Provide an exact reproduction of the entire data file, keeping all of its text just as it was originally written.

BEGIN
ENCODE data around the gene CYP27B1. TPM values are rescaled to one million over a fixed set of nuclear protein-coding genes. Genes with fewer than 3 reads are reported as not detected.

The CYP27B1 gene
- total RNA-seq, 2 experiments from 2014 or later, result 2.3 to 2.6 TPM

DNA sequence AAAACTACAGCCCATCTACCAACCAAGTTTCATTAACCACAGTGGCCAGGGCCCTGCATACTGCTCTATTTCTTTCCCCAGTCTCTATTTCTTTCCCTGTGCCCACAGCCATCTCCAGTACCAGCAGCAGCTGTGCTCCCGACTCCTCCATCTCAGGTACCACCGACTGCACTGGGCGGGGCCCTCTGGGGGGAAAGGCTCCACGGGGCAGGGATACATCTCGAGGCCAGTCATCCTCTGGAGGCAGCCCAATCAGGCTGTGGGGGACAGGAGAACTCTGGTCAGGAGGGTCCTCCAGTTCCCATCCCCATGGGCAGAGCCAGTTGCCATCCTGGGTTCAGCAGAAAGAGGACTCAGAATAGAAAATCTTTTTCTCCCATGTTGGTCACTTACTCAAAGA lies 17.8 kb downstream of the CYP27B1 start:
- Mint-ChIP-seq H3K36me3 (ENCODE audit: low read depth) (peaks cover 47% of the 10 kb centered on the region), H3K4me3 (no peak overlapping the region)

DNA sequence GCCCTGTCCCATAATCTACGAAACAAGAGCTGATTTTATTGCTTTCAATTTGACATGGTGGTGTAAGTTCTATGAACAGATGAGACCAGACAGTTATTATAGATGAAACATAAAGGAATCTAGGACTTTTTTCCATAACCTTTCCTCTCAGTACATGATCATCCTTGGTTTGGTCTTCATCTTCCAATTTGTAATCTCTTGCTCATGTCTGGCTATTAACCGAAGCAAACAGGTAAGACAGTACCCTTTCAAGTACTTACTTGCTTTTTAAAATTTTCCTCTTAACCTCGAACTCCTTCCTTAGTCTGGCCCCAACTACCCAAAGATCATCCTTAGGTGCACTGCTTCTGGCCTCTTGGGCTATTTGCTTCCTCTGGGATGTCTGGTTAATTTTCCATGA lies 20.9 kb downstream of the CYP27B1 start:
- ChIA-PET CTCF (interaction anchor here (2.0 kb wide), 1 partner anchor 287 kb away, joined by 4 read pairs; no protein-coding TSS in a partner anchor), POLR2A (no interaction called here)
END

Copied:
ENCODE data around the gene CYP27B1. TPM values are rescaled to one million over a fixed set of nuclear protein-coding genes. Genes with fewer than 3 reads are reported as not detected.

The CYP27B1 gene
- total RNA-seq, 2 experiments from 2014 or later, result 2.3 to 2.6 TPM

DNA sequence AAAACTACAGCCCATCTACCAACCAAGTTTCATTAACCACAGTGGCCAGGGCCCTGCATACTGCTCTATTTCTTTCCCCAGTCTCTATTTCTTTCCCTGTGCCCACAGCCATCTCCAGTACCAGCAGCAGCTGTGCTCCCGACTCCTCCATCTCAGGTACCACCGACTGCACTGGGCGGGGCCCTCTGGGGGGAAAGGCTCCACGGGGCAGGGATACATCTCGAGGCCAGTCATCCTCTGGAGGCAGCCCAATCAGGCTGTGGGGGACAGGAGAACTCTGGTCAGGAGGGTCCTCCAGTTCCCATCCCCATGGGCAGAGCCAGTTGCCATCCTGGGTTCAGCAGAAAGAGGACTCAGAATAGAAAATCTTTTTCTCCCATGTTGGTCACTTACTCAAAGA lies 17.8 kb downstream of the CYP27B1 start:
- Mint-ChIP-seq H3K36me3 (ENCODE audit: low read depth) (peaks cover 47% of the 10 kb centered on the region), H3K4me3 (no peak overlapping the region)

DNA sequence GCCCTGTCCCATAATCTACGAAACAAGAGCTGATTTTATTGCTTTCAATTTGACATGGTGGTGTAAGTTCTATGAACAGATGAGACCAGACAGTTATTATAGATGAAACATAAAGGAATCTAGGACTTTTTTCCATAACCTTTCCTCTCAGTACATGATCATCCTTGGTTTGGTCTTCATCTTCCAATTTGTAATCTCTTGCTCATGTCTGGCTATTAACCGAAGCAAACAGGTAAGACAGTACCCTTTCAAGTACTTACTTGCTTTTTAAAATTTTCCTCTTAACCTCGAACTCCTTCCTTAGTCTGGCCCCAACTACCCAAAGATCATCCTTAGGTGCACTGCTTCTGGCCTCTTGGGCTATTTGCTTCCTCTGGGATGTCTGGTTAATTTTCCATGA lies 20.9 kb downstream of the CYP27B1 start:
- ChIA-PET CTCF (interaction anchor here (2.0 kb wide), 1 partner anchor 287 kb away, joined by 4 read pairs; no protein-coding TSS in a partner anchor), POLR2A (no interaction called here)